And the formula says you set tau to be equal to zero and then, you start walking

down the resistors. So you walk down the resistor that's a

value five. And you add together all the capacitors

down stream, which in this case is all the capacitors, 1 plus 2, plus 1, plus 1,

plus 3, plus 1, okay? And then you go further, and you go to

the resistor with a value of 2 between a and b, and you add all those resistors

down stream, 2 plus 1, plus 1, plus 3, plus 1.

and then you keep going, so we're going to go down the resistor of value 4,

between b and c. While the resistor, the capacitors you

see now in front of you are 1 and 3, so 4 times 1 plus 3.

And then you get the resistor of value 1 between c and d, multiply that by the

capacitor 3. 45 plus 16, plus 16, plus 3, if I did it

right, it's 80, 80 is the delay to that note, it's as simple as that.

if you're not, very knowledgeable about the circuits let me offer you an

alternative analogy. So this is like a, like a branching

stream. So I've got a little picture of a stream

here, sort of dividing, and dividing, and dividing.

An the goal is that you are downstream, and you are trying to fill your bucket,

okay? And what you care about, is how fast you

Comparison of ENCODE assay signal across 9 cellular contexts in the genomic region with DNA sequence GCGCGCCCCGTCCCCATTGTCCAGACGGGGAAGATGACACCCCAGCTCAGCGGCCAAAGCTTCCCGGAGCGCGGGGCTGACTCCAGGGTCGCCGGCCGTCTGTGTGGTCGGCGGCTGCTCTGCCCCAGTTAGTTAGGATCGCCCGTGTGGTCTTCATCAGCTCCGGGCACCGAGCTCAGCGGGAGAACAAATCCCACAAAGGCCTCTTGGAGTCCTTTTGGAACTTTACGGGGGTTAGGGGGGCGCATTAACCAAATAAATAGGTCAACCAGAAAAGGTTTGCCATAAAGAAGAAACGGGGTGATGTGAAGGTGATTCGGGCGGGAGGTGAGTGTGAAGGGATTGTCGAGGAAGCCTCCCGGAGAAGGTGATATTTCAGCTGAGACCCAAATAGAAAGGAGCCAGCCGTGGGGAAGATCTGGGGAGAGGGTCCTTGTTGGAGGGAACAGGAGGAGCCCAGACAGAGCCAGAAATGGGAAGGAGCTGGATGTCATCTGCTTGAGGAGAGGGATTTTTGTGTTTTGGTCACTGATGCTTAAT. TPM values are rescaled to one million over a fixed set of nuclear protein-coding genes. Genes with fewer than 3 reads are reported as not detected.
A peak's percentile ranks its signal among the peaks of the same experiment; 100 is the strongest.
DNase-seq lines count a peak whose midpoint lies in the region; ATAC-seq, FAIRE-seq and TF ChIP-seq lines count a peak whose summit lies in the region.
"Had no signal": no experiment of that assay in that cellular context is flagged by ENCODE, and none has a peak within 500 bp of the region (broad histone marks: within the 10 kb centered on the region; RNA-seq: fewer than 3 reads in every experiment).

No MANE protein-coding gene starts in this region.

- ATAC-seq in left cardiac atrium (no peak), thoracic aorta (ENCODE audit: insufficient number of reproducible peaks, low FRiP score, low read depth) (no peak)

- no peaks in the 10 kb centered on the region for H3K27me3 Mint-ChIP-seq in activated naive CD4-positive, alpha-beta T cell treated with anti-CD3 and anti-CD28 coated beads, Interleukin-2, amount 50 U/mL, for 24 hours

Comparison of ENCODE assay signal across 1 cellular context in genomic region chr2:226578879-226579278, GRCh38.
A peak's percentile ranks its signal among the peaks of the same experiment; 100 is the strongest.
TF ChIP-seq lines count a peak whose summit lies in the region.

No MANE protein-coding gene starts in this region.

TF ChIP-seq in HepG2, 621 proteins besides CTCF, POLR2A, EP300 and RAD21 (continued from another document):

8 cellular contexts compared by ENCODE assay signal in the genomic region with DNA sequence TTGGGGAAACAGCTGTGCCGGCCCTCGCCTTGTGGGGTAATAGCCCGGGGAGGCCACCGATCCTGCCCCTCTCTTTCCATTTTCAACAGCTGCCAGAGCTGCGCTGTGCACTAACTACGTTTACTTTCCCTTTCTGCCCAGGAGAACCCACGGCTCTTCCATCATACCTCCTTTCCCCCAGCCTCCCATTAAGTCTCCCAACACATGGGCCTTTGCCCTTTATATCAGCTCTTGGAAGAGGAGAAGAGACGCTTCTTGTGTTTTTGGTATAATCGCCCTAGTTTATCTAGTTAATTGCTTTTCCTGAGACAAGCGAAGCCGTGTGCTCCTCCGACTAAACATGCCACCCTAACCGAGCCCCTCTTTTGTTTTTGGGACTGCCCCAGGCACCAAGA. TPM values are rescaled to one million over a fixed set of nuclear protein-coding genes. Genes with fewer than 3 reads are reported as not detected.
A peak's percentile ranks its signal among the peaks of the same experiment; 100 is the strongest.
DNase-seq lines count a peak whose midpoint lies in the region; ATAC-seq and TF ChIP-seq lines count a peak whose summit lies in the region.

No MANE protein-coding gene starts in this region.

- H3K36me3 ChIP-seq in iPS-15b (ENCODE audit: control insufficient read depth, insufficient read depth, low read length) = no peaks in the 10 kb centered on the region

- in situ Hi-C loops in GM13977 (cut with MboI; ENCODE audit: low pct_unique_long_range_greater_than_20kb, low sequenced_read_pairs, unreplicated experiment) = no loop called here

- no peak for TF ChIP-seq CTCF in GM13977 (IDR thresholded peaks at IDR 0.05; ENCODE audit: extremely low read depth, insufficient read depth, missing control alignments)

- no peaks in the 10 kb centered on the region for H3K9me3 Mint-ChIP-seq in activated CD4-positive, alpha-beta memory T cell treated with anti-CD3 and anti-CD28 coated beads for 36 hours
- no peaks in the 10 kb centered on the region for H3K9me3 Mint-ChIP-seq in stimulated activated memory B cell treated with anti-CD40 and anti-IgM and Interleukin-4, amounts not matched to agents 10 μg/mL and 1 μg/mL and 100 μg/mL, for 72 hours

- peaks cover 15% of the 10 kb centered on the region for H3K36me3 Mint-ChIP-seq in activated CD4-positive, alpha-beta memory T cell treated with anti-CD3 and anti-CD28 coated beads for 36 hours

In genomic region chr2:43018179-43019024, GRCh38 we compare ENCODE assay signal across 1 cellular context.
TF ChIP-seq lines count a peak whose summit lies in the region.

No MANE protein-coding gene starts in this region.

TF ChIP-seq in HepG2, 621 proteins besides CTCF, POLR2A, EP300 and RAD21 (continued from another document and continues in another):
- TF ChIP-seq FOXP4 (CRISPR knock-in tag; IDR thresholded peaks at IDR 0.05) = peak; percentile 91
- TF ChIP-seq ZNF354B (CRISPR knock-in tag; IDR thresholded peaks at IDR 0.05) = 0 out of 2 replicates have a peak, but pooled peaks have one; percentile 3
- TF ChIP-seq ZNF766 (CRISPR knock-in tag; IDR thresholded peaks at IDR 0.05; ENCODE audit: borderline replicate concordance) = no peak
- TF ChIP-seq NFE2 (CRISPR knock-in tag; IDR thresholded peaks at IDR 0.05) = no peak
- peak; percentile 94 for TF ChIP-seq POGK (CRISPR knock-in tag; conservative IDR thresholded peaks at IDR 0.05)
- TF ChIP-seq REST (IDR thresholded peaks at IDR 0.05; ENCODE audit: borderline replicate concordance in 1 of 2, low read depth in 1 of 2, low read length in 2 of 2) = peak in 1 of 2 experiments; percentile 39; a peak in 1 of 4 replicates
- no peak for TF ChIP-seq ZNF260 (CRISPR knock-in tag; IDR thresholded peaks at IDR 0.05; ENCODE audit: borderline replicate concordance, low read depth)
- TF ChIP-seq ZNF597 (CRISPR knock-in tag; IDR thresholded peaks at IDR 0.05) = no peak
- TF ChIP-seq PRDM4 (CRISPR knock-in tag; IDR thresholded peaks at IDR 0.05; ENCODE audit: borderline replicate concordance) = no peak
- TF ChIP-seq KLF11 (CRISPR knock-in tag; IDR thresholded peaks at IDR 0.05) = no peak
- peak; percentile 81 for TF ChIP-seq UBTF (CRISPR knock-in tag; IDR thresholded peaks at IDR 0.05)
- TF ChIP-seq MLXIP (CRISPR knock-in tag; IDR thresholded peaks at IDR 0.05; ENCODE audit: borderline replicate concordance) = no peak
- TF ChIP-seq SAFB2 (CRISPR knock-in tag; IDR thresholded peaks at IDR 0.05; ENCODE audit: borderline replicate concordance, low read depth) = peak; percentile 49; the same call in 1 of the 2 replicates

can fill your bucket. Now unfortunately, at every branch point,

somebody else has a bucket, and so the farther you are downstream, the less

water you can get. Alright, so just to sort of draw this,

there's water going in, it's a fixed supply up at the you know mouth of the

river, the source of the river. And there you are with your bucket way,

way down at the, one of the ends of the branch points of the river.

And unfortunately, everybody else at each one of those branch points has a bucket

and so the water that's going in that's a fixed limited supply is filling up

everybody's bucket. What you want to know is how fast you can

fill your bucket. All right, how fast can you do that?

So what matters? What matters is the width of the upstream

branches, because that's going to tell sort of like how much water can go down

those branches. And the size of everybody else's bucket.